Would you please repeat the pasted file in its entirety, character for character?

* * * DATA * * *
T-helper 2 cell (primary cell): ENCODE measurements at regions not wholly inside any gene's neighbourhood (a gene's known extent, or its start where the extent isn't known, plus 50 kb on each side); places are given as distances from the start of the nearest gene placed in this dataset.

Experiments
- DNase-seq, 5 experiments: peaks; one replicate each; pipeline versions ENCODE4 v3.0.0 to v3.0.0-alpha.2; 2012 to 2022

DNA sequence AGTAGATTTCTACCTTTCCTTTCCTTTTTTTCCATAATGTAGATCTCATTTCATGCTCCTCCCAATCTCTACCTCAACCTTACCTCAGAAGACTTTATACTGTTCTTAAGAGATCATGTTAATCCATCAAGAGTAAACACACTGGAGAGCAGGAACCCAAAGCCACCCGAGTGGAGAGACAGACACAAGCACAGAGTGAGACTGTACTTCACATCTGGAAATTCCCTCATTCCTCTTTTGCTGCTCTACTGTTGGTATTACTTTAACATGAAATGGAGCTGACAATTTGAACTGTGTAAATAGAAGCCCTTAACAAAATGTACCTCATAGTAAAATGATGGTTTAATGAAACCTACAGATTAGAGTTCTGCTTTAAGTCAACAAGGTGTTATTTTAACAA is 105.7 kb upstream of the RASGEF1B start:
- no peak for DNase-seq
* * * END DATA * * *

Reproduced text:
T-helper 2 cell (primary cell): ENCODE measurements at regions not wholly inside any gene's neighbourhood (a gene's known extent, or its start where the extent isn't known, plus 50 kb on each side); places are given as distances from the start of the nearest gene placed in this dataset.

Experiments
- DNase-seq, 5 experiments: peaks; one replicate each; pipeline versions ENCODE4 v3.0.0 to v3.0.0-alpha.2; 2012 to 2022

DNA sequence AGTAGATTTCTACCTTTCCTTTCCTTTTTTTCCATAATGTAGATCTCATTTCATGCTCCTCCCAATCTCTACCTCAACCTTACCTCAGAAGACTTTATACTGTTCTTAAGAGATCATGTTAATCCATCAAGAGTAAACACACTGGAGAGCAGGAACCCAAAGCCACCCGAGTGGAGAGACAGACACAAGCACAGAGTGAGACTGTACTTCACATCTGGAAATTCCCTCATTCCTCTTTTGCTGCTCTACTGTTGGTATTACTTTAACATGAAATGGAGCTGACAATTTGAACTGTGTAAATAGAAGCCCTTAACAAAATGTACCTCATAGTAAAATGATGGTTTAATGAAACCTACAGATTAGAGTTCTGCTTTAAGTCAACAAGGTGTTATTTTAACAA is 105.7 kb upstream of the RASGEF1B start:
- no peak for DNase-seq